I riding-specific issue has come about that could make the Liberals, as the editor of the Oakville Beaver stated, "kiss the Oakville Riding goodbye". The Ford Plant wants Federal funding to build a new flex plant and are begging MP Bonnie Brown to fight for the money. She made a speech to the employees about the 100th anniversary of the company and the CAW are upset that she has been "silent" on this issue and accused her of basically doing all talk with little walk. If the Grits don't step in and soon, Brown is going to lose her Ford employee voter base to the NDP or maybe the Tories. In Oakville, the only block of solid red support is Clearview, the neighbourhood where everyone from Ford lives. East or "Olde Oakville" is solid Tory territory and is the biggest block of staunch support for one party in the riding. Everywhere else Lib/Tory support is spread evenly. A riding poll conducted right after Joe Clark's scathing review of Harper showed the Tories neck and neck with the Libs. If she doesn't win the "Ford worker vote", it's going to be bye bye Bonnie!
19/04/04 B.M.S.
Email: [hidden]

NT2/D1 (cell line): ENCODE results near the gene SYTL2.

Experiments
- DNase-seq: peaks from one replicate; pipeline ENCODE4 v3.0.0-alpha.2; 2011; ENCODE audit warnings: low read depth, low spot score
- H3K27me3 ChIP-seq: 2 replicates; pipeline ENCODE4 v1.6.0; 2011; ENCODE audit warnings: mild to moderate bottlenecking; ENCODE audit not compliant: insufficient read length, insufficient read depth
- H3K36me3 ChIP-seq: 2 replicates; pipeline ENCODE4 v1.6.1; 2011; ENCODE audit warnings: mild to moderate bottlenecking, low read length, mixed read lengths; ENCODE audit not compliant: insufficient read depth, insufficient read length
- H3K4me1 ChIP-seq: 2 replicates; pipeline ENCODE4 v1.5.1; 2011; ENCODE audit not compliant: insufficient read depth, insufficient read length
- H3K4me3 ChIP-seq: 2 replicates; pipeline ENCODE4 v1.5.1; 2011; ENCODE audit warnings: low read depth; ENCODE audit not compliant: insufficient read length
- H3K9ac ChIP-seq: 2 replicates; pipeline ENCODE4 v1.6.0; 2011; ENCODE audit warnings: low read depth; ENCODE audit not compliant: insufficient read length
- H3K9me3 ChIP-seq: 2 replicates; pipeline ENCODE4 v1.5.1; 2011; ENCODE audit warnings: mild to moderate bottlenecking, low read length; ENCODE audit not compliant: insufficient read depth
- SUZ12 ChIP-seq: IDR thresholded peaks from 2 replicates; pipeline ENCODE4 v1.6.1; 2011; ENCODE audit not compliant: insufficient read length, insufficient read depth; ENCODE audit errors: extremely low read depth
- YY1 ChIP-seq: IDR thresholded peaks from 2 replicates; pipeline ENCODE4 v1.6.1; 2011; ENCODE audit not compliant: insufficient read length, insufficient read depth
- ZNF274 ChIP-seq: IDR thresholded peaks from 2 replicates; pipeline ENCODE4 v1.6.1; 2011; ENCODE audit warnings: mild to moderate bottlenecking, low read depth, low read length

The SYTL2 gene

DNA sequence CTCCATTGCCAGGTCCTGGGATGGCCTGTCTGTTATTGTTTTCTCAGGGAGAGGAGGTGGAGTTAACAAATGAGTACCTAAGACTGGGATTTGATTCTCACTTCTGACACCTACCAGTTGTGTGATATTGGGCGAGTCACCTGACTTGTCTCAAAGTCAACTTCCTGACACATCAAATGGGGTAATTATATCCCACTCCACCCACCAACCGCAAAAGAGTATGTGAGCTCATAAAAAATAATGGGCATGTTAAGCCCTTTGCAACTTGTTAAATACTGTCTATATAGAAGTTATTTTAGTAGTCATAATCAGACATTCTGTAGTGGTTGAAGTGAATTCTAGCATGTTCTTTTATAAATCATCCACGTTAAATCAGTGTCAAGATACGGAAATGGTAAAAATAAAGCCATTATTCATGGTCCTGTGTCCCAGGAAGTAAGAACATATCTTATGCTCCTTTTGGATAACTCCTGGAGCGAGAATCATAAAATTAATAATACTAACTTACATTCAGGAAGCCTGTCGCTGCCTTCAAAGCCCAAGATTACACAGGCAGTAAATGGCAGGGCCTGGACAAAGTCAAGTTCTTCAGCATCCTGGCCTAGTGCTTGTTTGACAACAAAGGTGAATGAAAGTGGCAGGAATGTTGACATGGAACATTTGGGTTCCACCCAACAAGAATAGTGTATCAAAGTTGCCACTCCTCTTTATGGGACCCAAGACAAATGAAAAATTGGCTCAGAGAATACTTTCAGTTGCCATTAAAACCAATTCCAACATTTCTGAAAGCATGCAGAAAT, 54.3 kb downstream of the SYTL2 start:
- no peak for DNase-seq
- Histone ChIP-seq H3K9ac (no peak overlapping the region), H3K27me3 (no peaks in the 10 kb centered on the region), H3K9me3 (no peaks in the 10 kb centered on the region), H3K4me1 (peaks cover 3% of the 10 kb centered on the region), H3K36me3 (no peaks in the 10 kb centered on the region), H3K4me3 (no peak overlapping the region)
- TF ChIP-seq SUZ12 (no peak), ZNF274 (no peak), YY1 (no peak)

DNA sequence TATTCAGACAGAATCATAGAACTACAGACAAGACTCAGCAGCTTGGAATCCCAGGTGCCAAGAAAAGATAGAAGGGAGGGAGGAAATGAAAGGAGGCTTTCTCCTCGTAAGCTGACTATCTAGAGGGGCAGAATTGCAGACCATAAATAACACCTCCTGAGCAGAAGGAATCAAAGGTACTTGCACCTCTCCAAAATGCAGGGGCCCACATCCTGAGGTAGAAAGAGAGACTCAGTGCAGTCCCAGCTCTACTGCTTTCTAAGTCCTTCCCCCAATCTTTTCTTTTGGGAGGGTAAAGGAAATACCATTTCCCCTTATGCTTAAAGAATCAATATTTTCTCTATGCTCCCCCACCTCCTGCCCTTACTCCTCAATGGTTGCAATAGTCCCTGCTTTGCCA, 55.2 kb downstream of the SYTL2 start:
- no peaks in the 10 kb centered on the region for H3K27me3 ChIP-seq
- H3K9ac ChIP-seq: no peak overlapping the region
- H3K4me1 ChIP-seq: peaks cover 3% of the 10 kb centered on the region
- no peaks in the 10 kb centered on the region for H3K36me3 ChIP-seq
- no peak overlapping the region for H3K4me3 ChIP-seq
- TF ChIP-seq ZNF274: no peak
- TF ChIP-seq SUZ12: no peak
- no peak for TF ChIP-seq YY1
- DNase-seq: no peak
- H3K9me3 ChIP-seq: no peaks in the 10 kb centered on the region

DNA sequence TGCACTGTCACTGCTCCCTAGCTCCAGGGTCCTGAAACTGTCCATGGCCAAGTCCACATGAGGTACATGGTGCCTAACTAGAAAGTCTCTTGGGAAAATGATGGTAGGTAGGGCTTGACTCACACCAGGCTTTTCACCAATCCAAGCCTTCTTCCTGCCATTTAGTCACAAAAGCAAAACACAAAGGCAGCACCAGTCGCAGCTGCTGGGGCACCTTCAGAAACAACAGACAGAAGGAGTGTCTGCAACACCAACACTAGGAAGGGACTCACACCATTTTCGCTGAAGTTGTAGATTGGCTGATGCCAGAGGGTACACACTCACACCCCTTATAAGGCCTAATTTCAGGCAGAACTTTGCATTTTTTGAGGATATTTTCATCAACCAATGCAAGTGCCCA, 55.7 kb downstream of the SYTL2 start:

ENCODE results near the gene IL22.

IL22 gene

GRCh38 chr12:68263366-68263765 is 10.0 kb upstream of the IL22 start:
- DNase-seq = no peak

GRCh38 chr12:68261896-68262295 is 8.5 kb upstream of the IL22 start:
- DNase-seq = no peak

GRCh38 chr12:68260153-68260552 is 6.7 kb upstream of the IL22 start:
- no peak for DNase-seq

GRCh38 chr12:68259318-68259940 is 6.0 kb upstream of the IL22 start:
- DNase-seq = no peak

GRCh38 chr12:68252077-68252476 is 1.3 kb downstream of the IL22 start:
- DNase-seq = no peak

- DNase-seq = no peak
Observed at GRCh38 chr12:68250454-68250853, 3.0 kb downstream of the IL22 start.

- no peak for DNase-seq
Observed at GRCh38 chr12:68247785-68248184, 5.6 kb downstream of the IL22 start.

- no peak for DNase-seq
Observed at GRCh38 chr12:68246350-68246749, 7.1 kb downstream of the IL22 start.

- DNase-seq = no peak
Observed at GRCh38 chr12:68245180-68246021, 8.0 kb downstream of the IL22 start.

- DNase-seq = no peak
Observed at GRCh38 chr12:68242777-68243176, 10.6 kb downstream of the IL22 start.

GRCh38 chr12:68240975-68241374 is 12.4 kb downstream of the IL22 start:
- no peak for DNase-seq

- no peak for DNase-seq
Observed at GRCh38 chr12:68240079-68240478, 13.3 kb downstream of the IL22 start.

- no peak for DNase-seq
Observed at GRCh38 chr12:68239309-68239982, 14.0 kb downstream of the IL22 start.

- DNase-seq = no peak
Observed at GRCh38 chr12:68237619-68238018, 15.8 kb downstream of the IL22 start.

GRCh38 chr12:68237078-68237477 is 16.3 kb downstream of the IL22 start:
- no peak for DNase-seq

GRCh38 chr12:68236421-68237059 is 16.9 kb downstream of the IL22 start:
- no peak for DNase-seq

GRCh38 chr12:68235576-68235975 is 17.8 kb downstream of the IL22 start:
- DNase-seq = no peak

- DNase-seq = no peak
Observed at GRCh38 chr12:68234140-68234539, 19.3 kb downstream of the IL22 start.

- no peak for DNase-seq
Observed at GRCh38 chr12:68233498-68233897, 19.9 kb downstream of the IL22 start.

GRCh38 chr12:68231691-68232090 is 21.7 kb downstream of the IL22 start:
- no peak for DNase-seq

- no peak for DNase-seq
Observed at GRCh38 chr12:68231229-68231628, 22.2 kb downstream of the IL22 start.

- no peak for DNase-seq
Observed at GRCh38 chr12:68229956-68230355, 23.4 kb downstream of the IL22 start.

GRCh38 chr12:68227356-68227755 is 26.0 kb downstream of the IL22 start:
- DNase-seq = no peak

Just a reply on Doozer suggesting Oakville won't endorse Stephen Harper. This is an unusual riding where the Toronto Sun is a newspaper favourite among some blue collar workers (Ford Plant, Petro Canada refinery, Speers Road industrial belt), yet there is actually a "Limousine Liberal" population (Mayor candidate Rob Burton, John McCallum who actually lives here) who voted Chretien and will be happy with Paul Martin. so those rare two groups cancel eachother out. However, fears of the loss of the "red Tory" votes won't likely be an issue here. There is a HUGE difference between a Tory and a Liberal here (in principle) and everyone who voted PC last time did so for a reason. Oakville gave Mike Harris (28,000+ votes) compared to Chretien (23,000) and that's with less people who vote provincially. Oakville likely didn't vote for Ernie Eves because he was too left-leaning for their taste (the usual voter turnout last provincial election was down allowing MPP Kevin Flynn to creep in. I'm guessing because the usual PC voters stayed home). Any riding that fell head over heals for Harris that much should feel comfy with Harper. CPC members here endorsed him with 65% support during the leadership race, strongly surpassing the provincial average. At the first CPC Board of Directors meeting, Tories seemed pretty united making remarks like "I want to kick Bonnie Brown out of Oakville" and "I've lived in Oakville for 2 years and I'm already sick of her" as part of their voting speeches. And with Liberal support in Ontario 10% lower than in 2000, those votes have to go somewhere and the NDP is practically non-existant here. Gary Carr may have influenced some Tory leakage to the Liberals but by having Rick Byers (who was PC in 2000) running again, that should help prevent that. Oakville also has a low income population living near Third Line and Kerr Street who voted Liberal last time, but will probably go NDP this election, taking 1000-2000 votes away from Ms. Brown. There is a general re-alignment in the political spectrum going on but the Conservatives here are generally right leaning Tories.